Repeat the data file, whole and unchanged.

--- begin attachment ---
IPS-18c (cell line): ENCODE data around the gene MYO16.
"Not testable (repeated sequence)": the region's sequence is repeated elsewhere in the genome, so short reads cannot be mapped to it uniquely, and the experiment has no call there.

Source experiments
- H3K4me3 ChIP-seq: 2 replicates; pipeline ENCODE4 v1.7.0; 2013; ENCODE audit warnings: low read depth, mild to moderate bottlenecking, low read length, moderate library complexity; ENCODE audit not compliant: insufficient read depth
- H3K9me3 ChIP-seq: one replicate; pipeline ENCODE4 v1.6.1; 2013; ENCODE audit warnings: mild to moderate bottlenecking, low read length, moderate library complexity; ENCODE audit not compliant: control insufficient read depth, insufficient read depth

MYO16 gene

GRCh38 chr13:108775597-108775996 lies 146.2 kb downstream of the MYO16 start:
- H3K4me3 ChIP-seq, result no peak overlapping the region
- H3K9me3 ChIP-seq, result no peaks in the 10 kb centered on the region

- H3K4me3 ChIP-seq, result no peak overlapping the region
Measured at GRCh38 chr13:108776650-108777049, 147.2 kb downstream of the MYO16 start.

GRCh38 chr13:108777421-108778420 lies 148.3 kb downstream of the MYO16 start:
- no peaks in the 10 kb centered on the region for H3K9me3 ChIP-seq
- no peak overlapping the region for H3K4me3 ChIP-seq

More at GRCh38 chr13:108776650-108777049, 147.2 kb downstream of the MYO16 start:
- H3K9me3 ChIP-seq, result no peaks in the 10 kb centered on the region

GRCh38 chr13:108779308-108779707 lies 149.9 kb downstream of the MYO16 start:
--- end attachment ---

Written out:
IPS-18c (cell line): ENCODE data around the gene MYO16.
"Not testable (repeated sequence)": the region's sequence is repeated elsewhere in the genome, so short reads cannot be mapped to it uniquely, and the experiment has no call there.

Source experiments
- H3K4me3 ChIP-seq: 2 replicates; pipeline ENCODE4 v1.7.0; 2013; ENCODE audit warnings: low read depth, mild to moderate bottlenecking, low read length, moderate library complexity; ENCODE audit not compliant: insufficient read depth
- H3K9me3 ChIP-seq: one replicate; pipeline ENCODE4 v1.6.1; 2013; ENCODE audit warnings: mild to moderate bottlenecking, low read length, moderate library complexity; ENCODE audit not compliant: control insufficient read depth, insufficient read depth

MYO16 gene

GRCh38 chr13:108775597-108775996 lies 146.2 kb downstream of the MYO16 start:
- H3K4me3 ChIP-seq, result no peak overlapping the region
- H3K9me3 ChIP-seq, result no peaks in the 10 kb centered on the region

- H3K4me3 ChIP-seq, result no peak overlapping the region
Measured at GRCh38 chr13:108776650-108777049, 147.2 kb downstream of the MYO16 start.

GRCh38 chr13:108777421-108778420 lies 148.3 kb downstream of the MYO16 start:
- no peaks in the 10 kb centered on the region for H3K9me3 ChIP-seq
- no peak overlapping the region for H3K4me3 ChIP-seq

More at GRCh38 chr13:108776650-108777049, 147.2 kb downstream of the MYO16 start:
- H3K9me3 ChIP-seq, result no peaks in the 10 kb centered on the region

GRCh38 chr13:108779308-108779707 lies 149.9 kb downstream of the MYO16 start: